The 2017 Montana legislative session failed in its No. 1 job: It failed to produce a biennial state budget that works.
Looking two years down the fiscal road is always a challenge, and circumstances can throw off the best projections. But this year, the forecast changed just a few weeks after Gov. Steve Bullock signed the budget legislation.
How could the state’s revenue outlook change so quickly?
The budget signed into law was already austere, then in June came word from budget director Dan Villa that agencies receiving general fund money would have to cut 5 percent of their budget this year. Then Montana saw an early start to one of the most expensive wildfire seasons with more than $44.5 million expended by the end of August.
Last week, Villa notified state agencies and the public that still lower revenue projects mandated a 10-percent budget cut atop the 5-percent cut. With two months of the fiscal year already past, that means taking a 15-percent annual cut out of the remaining 10 months. Such reductions will be felt in all 56 counties, by state workers and private sector workers whose firms contract with the state.
Villa directed executive branch agencies to present 10-percent budget cut plans by Friday. The Legislative and Judiciary branches agreed to come up with 10 percent cuts, too. The Office of Public Instruction, headed by Elsie Arntzen, and Department of Justice, led by Attorney General Tim Fox, also will have to identify cuts.
Democrats and Republicans have blamed the other party for the growing gap between today’s revenue projections and those used for the budget in late April.
Here we are in September with Montanans who rely on efficient government services afraid that they will be lost. Advocates for kids, elderly and disabled Medicaid enrollees worry about rate cuts proposed for Oct. 1, and that was before last week’s “another 10 percent” directive. Local school districts, cities and counties have already adopted annual budgets as required by state law. What happens if the state takes money away or unilaterally reduces what it pays local governments for services?
Data from the Montana Department of Revenue shows that total general fund tax collections dropped in fiscal 2016 and remained below the fiscal 2015 total in fiscal 2017, which ended June 30. Despite that trend, the biennial budget was based on projections that tax collections would increase more significantly last spring and this summer. The July 2017 tax collections illustrate how the prediction gap grows:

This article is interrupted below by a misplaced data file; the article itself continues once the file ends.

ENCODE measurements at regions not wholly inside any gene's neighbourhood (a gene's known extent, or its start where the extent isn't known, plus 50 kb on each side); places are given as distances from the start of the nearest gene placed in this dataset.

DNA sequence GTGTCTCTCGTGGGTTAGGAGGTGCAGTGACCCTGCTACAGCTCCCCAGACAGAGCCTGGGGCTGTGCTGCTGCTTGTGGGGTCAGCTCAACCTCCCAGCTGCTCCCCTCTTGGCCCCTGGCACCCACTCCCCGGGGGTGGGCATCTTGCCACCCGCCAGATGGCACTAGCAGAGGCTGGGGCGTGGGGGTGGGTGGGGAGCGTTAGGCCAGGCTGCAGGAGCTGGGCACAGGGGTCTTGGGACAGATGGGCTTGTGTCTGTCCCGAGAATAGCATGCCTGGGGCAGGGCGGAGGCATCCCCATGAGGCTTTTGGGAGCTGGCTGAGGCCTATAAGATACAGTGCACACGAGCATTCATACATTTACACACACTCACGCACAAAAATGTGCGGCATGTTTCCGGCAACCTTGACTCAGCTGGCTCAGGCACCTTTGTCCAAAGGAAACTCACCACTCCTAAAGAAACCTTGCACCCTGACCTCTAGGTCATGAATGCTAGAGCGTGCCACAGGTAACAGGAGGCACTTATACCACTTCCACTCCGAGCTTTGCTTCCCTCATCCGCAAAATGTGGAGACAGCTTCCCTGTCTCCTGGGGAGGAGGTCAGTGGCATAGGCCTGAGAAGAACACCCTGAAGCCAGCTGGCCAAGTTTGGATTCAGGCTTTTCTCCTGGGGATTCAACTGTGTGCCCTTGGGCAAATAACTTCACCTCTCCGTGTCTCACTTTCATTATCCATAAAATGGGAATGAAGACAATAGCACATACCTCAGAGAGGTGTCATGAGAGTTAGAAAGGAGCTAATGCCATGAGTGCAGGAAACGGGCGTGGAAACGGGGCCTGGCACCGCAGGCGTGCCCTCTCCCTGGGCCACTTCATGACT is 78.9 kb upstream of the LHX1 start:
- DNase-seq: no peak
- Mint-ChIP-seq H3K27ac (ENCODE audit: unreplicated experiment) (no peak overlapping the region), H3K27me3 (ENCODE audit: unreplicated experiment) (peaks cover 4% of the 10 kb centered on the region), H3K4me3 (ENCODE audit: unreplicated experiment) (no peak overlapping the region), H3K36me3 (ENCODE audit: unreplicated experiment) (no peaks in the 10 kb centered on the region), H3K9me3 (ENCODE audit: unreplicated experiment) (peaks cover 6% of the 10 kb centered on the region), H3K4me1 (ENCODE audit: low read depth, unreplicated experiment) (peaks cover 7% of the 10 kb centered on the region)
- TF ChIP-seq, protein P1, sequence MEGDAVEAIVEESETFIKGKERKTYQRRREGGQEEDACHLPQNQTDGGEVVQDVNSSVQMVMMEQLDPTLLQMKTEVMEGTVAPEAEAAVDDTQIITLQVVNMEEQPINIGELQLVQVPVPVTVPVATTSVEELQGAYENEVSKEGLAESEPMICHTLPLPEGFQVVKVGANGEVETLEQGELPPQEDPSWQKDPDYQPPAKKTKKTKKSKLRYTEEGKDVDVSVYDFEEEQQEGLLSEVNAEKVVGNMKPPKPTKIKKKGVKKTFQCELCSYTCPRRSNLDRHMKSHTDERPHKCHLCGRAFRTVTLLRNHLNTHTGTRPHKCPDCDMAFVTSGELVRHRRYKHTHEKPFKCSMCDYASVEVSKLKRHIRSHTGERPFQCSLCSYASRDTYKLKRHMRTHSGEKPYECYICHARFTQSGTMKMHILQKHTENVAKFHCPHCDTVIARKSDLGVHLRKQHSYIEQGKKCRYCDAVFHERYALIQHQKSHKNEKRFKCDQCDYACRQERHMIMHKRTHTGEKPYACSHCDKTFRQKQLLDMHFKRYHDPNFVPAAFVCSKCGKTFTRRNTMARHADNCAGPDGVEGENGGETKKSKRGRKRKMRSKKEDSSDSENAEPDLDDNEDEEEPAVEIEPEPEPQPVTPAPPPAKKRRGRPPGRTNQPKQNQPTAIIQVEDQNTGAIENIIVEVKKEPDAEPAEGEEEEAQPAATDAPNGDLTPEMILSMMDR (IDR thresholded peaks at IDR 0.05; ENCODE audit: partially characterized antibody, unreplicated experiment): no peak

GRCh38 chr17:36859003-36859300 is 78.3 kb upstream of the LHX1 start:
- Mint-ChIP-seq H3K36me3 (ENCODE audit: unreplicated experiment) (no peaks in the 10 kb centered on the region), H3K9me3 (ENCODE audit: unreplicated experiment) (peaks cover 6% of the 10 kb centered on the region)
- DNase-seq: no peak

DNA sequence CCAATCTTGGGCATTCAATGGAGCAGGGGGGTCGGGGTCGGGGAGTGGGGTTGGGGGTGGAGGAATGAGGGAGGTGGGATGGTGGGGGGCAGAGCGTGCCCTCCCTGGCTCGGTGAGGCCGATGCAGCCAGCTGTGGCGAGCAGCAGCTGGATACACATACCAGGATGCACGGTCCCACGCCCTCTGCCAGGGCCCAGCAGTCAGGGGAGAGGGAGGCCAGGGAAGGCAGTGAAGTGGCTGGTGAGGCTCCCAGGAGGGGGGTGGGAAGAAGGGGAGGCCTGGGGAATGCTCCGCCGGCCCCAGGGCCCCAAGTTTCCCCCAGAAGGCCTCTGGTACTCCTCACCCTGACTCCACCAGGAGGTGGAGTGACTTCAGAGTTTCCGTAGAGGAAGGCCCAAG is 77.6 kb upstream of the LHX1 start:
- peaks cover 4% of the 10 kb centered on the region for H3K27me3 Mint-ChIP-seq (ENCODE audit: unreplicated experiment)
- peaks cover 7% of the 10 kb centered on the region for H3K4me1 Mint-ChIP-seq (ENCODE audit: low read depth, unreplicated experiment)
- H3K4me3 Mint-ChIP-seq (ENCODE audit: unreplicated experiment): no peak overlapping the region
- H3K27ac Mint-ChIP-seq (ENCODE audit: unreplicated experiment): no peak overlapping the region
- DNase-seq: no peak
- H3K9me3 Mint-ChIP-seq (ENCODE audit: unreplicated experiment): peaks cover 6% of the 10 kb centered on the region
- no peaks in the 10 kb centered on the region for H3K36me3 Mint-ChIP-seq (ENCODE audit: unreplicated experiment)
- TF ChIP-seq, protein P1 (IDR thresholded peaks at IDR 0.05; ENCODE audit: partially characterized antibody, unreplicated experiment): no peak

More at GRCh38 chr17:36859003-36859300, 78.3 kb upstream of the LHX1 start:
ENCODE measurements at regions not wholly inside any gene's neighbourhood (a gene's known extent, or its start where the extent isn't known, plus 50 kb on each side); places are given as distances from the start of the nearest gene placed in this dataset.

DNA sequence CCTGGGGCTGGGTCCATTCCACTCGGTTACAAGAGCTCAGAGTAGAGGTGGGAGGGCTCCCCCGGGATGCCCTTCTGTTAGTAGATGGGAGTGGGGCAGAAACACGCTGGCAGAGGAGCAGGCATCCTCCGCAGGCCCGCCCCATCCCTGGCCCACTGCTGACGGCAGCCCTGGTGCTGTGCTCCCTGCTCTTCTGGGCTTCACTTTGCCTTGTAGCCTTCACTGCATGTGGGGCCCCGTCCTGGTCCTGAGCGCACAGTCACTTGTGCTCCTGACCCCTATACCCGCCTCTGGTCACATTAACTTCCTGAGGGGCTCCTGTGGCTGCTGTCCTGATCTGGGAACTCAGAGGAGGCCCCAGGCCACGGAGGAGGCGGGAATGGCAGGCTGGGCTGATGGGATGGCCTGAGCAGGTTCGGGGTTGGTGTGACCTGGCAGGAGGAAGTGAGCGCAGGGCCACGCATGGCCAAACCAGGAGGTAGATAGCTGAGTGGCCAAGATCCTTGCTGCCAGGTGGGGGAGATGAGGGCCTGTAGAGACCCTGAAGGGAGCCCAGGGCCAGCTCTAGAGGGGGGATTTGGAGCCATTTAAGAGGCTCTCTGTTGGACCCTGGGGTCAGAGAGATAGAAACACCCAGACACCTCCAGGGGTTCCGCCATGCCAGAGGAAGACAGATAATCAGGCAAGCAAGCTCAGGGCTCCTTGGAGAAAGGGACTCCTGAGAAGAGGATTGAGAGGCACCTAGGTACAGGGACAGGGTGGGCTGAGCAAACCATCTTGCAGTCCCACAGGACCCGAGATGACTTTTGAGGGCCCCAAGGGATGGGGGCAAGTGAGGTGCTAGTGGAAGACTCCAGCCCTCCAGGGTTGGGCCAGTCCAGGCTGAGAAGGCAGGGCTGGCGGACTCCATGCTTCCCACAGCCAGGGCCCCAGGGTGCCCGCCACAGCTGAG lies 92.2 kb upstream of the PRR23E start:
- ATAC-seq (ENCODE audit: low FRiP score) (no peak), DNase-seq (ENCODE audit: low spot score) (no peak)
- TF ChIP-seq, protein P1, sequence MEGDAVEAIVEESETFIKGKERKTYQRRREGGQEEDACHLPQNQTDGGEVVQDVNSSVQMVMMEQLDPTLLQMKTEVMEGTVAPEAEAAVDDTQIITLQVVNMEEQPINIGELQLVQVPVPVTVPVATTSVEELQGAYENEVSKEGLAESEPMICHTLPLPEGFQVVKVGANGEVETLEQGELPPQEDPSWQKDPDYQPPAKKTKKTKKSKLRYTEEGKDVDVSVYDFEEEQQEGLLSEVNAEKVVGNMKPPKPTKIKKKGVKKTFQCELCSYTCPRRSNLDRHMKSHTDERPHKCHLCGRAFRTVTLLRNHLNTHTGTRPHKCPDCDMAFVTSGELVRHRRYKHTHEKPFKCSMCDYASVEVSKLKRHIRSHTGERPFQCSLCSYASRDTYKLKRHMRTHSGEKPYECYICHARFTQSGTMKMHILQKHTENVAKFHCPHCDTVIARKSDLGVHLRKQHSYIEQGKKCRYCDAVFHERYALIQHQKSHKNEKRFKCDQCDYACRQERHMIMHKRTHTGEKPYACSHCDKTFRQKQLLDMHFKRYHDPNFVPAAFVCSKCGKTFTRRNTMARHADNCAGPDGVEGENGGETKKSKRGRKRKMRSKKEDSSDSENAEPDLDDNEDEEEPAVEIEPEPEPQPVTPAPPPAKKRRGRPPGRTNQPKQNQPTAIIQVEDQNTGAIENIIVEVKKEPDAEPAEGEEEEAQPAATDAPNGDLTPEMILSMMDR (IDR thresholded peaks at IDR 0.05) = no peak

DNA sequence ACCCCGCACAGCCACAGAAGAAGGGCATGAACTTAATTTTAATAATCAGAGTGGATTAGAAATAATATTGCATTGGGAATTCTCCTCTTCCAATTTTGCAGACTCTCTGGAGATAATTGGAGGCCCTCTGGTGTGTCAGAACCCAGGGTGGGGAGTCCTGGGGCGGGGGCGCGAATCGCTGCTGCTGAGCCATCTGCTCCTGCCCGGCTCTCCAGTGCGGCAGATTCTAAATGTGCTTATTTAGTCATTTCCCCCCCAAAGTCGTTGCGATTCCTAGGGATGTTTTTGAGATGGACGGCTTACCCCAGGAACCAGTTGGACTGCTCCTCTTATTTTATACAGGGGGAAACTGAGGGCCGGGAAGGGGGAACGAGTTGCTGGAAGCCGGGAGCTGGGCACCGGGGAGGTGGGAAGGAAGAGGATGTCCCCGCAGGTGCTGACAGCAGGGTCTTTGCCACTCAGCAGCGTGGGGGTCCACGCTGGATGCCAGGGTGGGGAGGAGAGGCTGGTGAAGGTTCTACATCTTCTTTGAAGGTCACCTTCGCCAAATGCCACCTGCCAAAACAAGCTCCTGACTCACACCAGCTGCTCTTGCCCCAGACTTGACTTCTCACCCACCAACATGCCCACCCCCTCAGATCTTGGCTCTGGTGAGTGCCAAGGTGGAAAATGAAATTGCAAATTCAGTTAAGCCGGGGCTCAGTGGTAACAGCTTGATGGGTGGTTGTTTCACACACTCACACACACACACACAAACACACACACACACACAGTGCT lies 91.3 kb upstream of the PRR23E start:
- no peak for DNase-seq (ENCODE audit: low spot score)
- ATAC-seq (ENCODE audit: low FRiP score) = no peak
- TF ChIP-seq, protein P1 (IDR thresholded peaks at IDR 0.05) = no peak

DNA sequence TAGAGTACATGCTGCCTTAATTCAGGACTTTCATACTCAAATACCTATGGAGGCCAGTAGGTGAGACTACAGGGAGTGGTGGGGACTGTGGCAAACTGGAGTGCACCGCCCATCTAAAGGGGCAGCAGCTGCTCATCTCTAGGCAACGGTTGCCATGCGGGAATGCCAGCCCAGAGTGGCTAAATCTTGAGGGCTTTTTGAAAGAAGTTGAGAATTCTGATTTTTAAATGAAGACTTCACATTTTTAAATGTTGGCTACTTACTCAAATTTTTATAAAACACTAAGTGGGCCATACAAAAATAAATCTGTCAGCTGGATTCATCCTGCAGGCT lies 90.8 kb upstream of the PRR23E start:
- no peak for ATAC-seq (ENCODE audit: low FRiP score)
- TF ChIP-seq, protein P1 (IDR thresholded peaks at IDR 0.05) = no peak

According to DOR, the general fund collected $103 million for that month, which was $11 million more than for the same month of 2016. However, the July 2017 collection was $9.7 million less than what House Bill 2 projected. The difference between projections and actual created the budget shortfall.
As of last week, Villa said he expects the shortfall will grow to $227 million by the end of the budget biennium in June 2019. He cited state law that requires keeping a minimum ending fund balance in the general fund, which means mandatory spending cuts.
Thousands of Montanans concerned about state services trekked to Helena, wrote letters, sent email, made calls to lawmakers in January through April. They will have little or no input on the latest, deepest round of spending cuts that could wipe out community mental health services and further overload the probation and parole officers new legislation counted on to reduce recidivism.
We call on R’s and D’s to communicate much more clearly with the public. Explain to us exactly what 10 percent reductions in the judiciary or commerce or labor means. Tell us what educational and health services will be curtailed. Tell us county by county what’s at stake as Montana rushes to match its spending to lower tax revenue.
We call on Bullock and GOP leaders, including House Speaker Austin Knudsen, House Appropriations Chairwoman Nancy Balance, Senate President Scott Sales and Senate Finance Chairman Llew Jones, to present workable solutions. Consider new ideas. Communicate candidly with your constituents. Take responsibility for this situation — and stop pointing fingers.